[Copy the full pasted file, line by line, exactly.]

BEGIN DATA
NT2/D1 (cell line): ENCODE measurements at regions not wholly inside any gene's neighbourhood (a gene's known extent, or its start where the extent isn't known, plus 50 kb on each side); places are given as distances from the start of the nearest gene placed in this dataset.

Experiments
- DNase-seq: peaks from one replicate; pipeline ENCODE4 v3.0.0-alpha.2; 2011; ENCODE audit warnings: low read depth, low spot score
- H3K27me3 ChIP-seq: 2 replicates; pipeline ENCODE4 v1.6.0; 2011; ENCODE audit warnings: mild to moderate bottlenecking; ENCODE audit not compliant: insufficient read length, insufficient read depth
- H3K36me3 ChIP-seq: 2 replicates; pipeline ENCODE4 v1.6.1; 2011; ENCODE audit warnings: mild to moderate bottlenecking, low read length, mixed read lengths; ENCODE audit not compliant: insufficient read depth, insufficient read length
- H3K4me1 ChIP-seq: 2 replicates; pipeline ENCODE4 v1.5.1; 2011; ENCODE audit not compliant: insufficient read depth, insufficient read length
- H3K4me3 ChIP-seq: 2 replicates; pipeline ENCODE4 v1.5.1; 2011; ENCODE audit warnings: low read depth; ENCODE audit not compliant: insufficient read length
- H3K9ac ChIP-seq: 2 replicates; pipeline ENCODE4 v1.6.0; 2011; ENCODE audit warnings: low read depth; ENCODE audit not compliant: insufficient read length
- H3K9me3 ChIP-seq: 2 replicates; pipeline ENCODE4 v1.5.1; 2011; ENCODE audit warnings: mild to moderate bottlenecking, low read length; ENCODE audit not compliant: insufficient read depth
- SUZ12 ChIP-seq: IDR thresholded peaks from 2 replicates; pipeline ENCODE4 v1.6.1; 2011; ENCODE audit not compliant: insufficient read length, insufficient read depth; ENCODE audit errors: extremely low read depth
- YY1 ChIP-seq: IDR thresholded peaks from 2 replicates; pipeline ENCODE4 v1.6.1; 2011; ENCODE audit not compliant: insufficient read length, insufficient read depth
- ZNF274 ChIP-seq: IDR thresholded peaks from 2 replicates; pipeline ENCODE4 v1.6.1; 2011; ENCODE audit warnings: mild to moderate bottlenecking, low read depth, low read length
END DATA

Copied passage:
NT2/D1 (cell line): ENCODE measurements at regions not wholly inside any gene's neighbourhood (a gene's known extent, or its start where the extent isn't known, plus 50 kb on each side); places are given as distances from the start of the nearest gene placed in this dataset.

Experiments
- DNase-seq: peaks from one replicate; pipeline ENCODE4 v3.0.0-alpha.2; 2011; ENCODE audit warnings: low read depth, low spot score
- H3K27me3 ChIP-seq: 2 replicates; pipeline ENCODE4 v1.6.0; 2011; ENCODE audit warnings: mild to moderate bottlenecking; ENCODE audit not compliant: insufficient read length, insufficient read depth
- H3K36me3 ChIP-seq: 2 replicates; pipeline ENCODE4 v1.6.1; 2011; ENCODE audit warnings: mild to moderate bottlenecking, low read length, mixed read lengths; ENCODE audit not compliant: insufficient read depth, insufficient read length
- H3K4me1 ChIP-seq: 2 replicates; pipeline ENCODE4 v1.5.1; 2011; ENCODE audit not compliant: insufficient read depth, insufficient read length
- H3K4me3 ChIP-seq: 2 replicates; pipeline ENCODE4 v1.5.1; 2011; ENCODE audit warnings: low read depth; ENCODE audit not compliant: insufficient read length
- H3K9ac ChIP-seq: 2 replicates; pipeline ENCODE4 v1.6.0; 2011; ENCODE audit warnings: low read depth; ENCODE audit not compliant: insufficient read length
- H3K9me3 ChIP-seq: 2 replicates; pipeline ENCODE4 v1.5.1; 2011; ENCODE audit warnings: mild to moderate bottlenecking, low read length; ENCODE audit not compliant: insufficient read depth
- SUZ12 ChIP-seq: IDR thresholded peaks from 2 replicates; pipeline ENCODE4 v1.6.1; 2011; ENCODE audit not compliant: insufficient read length, insufficient read depth; ENCODE audit errors: extremely low read depth
- YY1 ChIP-seq: IDR thresholded peaks from 2 replicates; pipeline ENCODE4 v1.6.1; 2011; ENCODE audit not compliant: insufficient read length, insufficient read depth
- ZNF274 ChIP-seq: IDR thresholded peaks from 2 replicates; pipeline ENCODE4 v1.6.1; 2011; ENCODE audit warnings: mild to moderate bottlenecking, low read depth, low read length